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Getting to the Root of the Problem

“I need to quit telling my husband what to do—can you please help me?!”

My friend was desperate for change, but really unsure of where to begin. I remember struggling for years with this same thing. I wanted so badly to be a godly woman, a loving wife, a respectful sister-in-Christ to my husband . . . but then he’d do something that I felt like I just had to step in and correct him! And the destruction of the Fierce Women/Fearful Men cycle just kept rolling on.

Yesterday I shared with you some thoughts on birthing repentance and today, I want us to see how to discover the root issues that keep tripping us up and repeating the same cycle of conflict in our marriages. I mentioned that when we move our focus from the speck in our husband’s eye, and go on a log hunt to see what might be blocking our vision . . . we’re beginning to  experience the labor pains of repentance.

The “log” is some kind of sinful response like: fuming if my husband tells me things have changed and we’ll have to cancel vacation plans, or berating him for not taking care of household chores, or giving the silent treatment to get my way.

My sinful responses serve as a signal that my “log” has some roots that run deep. If I want to discover the source, I need to start asking some hard questions.

Root Issue Questions:

  1. Why? Why am I fuming/crying/shouting (you fill in the blank) . . . ? What am I wanting that I’m not getting?
  2. Is what I’m wanting a legitimate need? A good desire? In line with God’s will for my life?
  3. If not, I need to reconsider what I’m wanting. If I said yes, to any of the above, has what I’m wanting moved beyond a good desire to something I’m demanding I must have?
  4. What is my heart motive?

My sinful reaction (the log in my eye) is an indicator that I’m caught by the lure of lust. I’m wanting something so much that I’m willing to sin to get it or I’m sinning because I can’t have what I’m wanting. James explains the process so well:

“But each one is tempted when he is carried away and enticed by his own lust. Then when lust has conceived, it gives birth to sin . . .” (James 1:14–15)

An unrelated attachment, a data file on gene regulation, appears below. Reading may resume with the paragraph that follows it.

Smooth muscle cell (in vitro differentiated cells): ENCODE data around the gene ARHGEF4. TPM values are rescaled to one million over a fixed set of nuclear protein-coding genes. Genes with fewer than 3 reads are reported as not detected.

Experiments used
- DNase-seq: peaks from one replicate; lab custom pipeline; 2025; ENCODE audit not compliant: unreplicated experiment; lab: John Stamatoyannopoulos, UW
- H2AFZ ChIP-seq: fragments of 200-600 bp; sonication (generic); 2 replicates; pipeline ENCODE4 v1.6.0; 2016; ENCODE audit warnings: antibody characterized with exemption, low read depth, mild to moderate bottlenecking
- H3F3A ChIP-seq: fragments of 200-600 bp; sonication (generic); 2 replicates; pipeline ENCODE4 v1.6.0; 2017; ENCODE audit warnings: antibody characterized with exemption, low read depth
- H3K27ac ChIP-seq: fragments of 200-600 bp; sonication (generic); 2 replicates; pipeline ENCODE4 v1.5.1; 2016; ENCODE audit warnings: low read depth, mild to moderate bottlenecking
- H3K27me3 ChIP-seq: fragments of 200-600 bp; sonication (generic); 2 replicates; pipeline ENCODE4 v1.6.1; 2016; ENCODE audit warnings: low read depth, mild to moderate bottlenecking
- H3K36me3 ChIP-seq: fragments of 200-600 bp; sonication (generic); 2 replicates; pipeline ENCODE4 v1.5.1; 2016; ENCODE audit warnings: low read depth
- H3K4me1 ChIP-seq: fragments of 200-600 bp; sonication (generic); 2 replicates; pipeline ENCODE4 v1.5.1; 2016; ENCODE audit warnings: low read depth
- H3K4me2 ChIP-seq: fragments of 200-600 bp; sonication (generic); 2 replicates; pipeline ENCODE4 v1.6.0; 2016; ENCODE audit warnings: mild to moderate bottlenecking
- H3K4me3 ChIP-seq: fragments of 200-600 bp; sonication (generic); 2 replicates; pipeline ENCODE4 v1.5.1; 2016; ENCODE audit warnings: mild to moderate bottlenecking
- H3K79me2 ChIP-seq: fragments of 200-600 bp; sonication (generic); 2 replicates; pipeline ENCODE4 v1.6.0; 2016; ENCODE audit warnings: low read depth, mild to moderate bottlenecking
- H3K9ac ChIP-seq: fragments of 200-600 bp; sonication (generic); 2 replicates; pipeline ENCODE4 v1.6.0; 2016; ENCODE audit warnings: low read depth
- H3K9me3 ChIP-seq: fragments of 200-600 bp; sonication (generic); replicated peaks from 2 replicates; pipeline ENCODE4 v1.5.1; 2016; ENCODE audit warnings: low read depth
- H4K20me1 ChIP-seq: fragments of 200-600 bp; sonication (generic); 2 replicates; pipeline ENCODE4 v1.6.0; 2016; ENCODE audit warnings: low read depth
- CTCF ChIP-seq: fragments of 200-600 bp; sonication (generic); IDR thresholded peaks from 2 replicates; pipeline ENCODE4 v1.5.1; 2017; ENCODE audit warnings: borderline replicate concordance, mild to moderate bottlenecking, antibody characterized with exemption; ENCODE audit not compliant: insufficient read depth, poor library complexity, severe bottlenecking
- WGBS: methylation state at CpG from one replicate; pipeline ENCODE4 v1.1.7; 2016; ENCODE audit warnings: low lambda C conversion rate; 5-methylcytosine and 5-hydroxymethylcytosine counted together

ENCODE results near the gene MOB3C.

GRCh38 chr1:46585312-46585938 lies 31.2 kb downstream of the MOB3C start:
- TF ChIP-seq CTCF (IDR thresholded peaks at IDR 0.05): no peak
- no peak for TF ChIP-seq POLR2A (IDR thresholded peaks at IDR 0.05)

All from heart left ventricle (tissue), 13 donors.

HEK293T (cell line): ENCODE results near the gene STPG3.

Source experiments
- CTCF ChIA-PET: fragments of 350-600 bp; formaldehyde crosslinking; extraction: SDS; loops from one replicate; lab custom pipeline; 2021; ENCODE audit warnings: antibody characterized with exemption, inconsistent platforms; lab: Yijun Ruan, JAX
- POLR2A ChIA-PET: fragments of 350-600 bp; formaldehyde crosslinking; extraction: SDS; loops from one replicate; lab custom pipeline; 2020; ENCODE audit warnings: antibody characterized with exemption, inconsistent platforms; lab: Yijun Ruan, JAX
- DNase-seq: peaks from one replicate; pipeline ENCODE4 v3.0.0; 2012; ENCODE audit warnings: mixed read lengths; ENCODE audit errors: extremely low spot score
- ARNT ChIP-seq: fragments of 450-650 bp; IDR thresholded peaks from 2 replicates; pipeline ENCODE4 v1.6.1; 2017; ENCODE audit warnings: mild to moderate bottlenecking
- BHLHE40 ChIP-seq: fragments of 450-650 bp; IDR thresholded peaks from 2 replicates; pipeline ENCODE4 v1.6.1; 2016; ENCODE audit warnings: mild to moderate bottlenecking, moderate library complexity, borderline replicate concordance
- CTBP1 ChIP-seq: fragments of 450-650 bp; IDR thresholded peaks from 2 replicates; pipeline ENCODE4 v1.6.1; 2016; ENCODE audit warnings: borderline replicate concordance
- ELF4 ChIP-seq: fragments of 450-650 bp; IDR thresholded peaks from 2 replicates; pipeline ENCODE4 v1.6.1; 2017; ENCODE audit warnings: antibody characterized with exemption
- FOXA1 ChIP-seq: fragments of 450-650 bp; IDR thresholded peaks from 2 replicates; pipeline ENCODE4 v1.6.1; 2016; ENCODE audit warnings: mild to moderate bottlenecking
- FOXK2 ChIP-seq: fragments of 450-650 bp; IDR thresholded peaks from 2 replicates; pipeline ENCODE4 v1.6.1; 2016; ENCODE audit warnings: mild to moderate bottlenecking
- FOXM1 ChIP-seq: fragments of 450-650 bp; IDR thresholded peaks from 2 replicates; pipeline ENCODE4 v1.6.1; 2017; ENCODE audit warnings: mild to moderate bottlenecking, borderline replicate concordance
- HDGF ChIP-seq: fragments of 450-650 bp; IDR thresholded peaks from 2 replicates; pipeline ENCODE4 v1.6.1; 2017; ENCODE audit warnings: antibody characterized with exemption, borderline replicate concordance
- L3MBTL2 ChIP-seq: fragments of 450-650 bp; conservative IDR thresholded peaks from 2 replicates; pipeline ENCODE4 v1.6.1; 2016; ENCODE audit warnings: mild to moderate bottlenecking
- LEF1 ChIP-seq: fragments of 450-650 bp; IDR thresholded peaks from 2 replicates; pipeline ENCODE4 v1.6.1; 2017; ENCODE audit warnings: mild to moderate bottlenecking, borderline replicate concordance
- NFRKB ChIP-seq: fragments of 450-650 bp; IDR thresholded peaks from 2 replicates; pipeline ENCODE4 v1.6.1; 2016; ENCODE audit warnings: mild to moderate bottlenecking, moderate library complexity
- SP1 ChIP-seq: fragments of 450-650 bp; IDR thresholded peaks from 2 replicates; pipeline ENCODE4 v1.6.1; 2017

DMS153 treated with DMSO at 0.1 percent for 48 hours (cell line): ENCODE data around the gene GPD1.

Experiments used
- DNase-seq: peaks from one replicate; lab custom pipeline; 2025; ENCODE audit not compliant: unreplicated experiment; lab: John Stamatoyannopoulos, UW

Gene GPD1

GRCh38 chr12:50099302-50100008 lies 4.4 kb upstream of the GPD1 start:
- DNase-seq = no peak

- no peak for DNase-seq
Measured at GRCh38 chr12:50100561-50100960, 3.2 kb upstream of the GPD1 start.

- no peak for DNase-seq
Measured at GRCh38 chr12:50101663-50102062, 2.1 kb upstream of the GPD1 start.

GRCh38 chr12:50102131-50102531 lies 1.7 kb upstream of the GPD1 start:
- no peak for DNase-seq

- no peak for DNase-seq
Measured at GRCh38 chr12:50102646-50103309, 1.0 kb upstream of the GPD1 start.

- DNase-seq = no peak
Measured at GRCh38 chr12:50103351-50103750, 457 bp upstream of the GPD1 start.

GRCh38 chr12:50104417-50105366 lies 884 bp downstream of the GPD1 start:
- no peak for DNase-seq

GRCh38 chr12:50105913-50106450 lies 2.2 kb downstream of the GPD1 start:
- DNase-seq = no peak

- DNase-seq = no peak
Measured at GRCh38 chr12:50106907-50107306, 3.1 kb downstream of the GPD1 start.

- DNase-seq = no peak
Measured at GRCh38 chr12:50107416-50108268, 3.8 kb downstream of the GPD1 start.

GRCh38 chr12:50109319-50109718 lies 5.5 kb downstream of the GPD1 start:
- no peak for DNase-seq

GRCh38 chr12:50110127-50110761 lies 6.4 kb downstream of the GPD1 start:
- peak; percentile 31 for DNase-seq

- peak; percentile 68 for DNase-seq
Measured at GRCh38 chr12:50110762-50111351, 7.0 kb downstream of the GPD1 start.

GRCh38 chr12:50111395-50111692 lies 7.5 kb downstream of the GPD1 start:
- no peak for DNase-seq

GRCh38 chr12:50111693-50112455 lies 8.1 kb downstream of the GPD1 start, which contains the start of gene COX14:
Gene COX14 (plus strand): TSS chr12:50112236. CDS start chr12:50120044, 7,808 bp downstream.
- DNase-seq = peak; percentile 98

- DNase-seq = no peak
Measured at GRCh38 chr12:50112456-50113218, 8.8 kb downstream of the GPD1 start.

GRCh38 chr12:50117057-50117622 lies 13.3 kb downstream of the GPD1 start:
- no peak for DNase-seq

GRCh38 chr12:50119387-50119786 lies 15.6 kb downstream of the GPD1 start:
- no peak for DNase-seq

When lust has conceived, it gives birth to sin. That’s the log. That’s the plank that’s sticking out of my eye: the slamming of the door, the rolling of the eyes, the frustrated sighs, the harsh tone, the ugly sarcasm . . . it was given birth because of lust. And really my lust is always the problem. My lust is the root issue that needs to be dealt with.

Again, James helps us to understand what’s happening here:

“What is the source of quarrels and conflicts among you? Is not the source your pleasures that wage war in your members? You lust and do not have; so you commit murder. You are envious and cannot obtain; so you fight and quarrel. You do not have because you do not ask. You ask and do not receive, because you ask with wrong motives, so that you may spend it on your pleasures.” (James 4:1–3)

When I determine what I’m lusting for, I’ve discovered an idol of my heart and that idol needs to be smashed. Smashing an idol isn’t easy, it starts with repentance, but an idol can be demolished once I look it square in the eye and determine I love God more than I love that measly idol.

The next time you have a conflict, before you focus on the other person, on how you feel, or on what you need to do to get things going your way, stop and ask some root issue questions. Find out where your heart is, and who or what you’re worshiping.